Nairobi, March 7 – The United States Fish and Wildlife Service has quietly begun allowing more trophy hunting of African elephants, despite President Donald Trump’s pledge last year to uphold a ban on importing parts of animals killed by big-game hunters in Africa, the HuffPost reported.

The agency issued a formal memo last Thursday saying it would consider issuing permits to import elephant trophies from African nations on a “case-by-case” basis ,with immediate effect. The new guidelines, first reported by E&E News and later by The Hill end US bans on the import of such trophies from Zimbabwe and Zambia.

The decision comes nearly four months after Trump stepped in to halt his own administration’s decision to begin allowing hunters to import elephants killed in the two African countries. The president called such trophy hunting a “horror show.”

“What the agency just did with this memo is completely contrary to everything Trump has been saying,” Tanya Sanerib, a senior attorney with the Center for Biological Diversity, said in an interview with HuffPost.

Environmental advocates say it’s unclear if the new move will result in additional elephant trophy imports, but the guidelines give more leeway to hunters to apply for permits. The Fish and Wildlife Service has already updated its webpages on the import of sport hunted trophies for both elephants and lions.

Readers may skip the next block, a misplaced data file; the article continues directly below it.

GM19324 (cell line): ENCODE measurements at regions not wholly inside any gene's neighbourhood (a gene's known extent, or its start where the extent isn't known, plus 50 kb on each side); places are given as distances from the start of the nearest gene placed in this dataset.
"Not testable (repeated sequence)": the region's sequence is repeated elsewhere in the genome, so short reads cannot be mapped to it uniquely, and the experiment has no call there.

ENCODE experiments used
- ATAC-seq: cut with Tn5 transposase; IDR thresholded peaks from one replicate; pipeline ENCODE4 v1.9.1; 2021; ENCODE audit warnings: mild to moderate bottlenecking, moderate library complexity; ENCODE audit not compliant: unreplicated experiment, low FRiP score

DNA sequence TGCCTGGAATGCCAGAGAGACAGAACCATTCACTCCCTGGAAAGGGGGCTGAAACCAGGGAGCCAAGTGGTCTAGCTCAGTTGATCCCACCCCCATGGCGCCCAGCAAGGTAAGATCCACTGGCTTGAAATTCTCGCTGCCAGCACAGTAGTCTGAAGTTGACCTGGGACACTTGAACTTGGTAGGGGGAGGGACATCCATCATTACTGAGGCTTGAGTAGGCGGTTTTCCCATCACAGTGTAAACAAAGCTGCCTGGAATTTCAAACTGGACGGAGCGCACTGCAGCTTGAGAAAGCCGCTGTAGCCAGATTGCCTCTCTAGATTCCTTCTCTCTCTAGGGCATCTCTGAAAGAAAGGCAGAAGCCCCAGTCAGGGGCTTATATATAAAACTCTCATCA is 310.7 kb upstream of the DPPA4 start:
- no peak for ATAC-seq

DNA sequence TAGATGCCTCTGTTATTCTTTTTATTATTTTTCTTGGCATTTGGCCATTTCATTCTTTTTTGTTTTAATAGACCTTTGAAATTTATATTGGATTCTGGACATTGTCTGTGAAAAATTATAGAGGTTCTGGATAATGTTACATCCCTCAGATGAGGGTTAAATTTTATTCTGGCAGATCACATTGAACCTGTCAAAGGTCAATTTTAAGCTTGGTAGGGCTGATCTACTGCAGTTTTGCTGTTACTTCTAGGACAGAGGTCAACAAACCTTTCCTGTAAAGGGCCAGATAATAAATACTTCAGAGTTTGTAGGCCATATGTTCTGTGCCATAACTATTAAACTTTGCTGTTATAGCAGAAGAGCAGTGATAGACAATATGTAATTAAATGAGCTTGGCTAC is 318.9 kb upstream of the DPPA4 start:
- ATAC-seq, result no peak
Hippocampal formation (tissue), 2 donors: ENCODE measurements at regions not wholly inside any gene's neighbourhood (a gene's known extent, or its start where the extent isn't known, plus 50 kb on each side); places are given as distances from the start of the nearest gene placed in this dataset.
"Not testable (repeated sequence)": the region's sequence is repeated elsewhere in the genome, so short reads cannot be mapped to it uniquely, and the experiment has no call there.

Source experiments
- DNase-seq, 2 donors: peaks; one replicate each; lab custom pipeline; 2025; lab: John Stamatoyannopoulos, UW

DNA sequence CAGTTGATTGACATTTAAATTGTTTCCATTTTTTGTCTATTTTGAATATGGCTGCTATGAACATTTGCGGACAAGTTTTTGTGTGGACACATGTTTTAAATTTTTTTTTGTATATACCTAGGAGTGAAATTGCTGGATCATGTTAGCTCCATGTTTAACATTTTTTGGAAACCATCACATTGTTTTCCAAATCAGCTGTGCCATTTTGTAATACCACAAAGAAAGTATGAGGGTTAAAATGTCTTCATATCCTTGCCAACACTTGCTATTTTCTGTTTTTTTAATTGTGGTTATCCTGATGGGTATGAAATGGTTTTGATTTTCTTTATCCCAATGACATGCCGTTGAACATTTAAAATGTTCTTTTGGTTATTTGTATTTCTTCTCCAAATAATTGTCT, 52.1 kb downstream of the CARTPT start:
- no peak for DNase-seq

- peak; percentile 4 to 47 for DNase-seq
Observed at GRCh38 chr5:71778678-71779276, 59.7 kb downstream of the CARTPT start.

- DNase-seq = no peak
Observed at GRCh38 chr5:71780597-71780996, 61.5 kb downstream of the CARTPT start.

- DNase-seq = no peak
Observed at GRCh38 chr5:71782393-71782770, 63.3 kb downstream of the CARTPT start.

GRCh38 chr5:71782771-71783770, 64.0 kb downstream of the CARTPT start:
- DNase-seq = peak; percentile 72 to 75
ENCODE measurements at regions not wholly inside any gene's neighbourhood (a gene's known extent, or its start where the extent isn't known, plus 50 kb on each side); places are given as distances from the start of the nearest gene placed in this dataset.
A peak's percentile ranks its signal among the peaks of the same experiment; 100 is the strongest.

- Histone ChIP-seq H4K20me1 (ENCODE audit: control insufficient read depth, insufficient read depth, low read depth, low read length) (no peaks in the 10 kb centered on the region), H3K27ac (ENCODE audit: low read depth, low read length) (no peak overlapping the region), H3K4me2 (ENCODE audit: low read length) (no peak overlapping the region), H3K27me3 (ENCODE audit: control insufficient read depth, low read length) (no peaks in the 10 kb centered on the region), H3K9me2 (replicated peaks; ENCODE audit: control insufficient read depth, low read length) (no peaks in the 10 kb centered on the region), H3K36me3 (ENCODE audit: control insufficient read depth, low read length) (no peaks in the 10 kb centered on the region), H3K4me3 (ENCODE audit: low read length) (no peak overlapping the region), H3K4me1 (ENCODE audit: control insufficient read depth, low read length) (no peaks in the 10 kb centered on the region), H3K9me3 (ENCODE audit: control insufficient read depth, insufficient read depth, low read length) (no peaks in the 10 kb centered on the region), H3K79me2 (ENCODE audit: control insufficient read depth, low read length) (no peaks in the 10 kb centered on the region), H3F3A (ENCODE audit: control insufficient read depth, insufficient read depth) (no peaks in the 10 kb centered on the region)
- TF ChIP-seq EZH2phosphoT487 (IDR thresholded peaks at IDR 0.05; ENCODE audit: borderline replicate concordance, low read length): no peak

In November, the agency reversed an Obama-era ban on the importation of elephant trophies from Zimbabwe and Zambia, determining that sport hunting in those countries would “enhance the survival of the species in the wild,” a spokesperson said at the time.

The decision was first revealed publicly by Safari Club International, a trophy hunting advocacy group with close ties to Interior Secretary Ryan Zinke. The group, along with the National Rifle Association, sued to block the 2014 ban on elephant trophies from Zimbabwe. Late last year, a federal appeals court ruled that the Obama administration did not follow proper procedures when it instituted the ban. Among other things, it failed to invite public comment, the court said.


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